Faith With Doubt


19 Posts Published


October 21, 2019

“Doubt isn’t the opposite of faith; it is one element of faith.” ― Paul Tillich, 20th Cent. Theologian

I have a friend who went through a period of pretty significant doubt. Life circumstances, the sickness of a loved one, and other elements of life caused them to doubt their life-long faith. As they took time to share that on social media (with humility and vulnerability I might add) others began to comment back with their disappointment, judgment, and concerns.

“How could you doubt?”

“Why would you doubt?”

“I’m so concerned that you’re backsliding!” <——That one deserves its own blog post!  

Readers responded with judgment and the general idea that doubt is wrong, dangerous, and evidence of a faith that is slipping away. And then I found this quote:

“Doubt isn’t the opposite of faith; it is one element of faith.” ― Paul Tillich, 20th Cent. Theologian

There’s nothing wrong with doubt, in fact, I would argue that doubt is essential to faith. When some people come to faith in Jesus they are fed the lie that faith—true faith that is acceptable in the eyes of others (notice that doesn’t speak for God)—does not doubt. But what’s so bad about doubt? After all, it shows that some thought is being put into the subject of our faith. Blind faith, without thought, seems far more dangerous to me.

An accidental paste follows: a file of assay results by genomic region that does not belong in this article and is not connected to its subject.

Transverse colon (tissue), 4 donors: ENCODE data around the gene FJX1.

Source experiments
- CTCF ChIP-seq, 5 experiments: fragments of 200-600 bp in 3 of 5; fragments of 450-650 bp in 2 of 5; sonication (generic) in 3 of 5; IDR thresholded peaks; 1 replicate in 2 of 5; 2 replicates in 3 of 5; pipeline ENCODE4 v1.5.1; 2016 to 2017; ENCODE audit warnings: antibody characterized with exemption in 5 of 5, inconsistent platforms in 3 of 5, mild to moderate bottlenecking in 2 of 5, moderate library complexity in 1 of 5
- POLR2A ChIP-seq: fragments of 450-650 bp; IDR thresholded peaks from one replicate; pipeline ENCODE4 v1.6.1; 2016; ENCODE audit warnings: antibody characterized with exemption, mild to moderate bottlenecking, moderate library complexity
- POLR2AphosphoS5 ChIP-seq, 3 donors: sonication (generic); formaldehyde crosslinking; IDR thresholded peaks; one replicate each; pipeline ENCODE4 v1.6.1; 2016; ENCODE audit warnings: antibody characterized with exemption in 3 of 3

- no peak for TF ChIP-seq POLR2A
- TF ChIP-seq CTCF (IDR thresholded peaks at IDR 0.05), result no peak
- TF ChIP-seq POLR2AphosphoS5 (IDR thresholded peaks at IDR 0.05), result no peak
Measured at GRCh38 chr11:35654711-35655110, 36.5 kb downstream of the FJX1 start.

What it really comes down to is this: “where are you living, and where are you headed?” There can be problems that arise from blindly taking the answers of others without seeking for yourself, but there’s also a problem with living in constant doubt with no plans to find answers. You’ve probably been around people who ask questions for questions’ sake rather than for finding the answers. That’s living in doubt with no plans to move on. 

At the point that we begin to doubt, what is the response? Is doubt a springboard toward searching for faith? Or is doubt a snare which grabs a hold of you until you settle comfortably into it? 

When doubt is a starting point to greater exploration, struggle, and desire for faith then I think that’s a very healthy place to be. 

Spiritual Direction is a great setting in which to explore doubts and questions of faith. It creates a space where you can safely grapple with that doubt and yet know that a Spiritual Director as companion won’t allow you to simply settle into that doubt. If this sounds like something you need, let’s set up a session soon! Click below for more information:

Leave a comment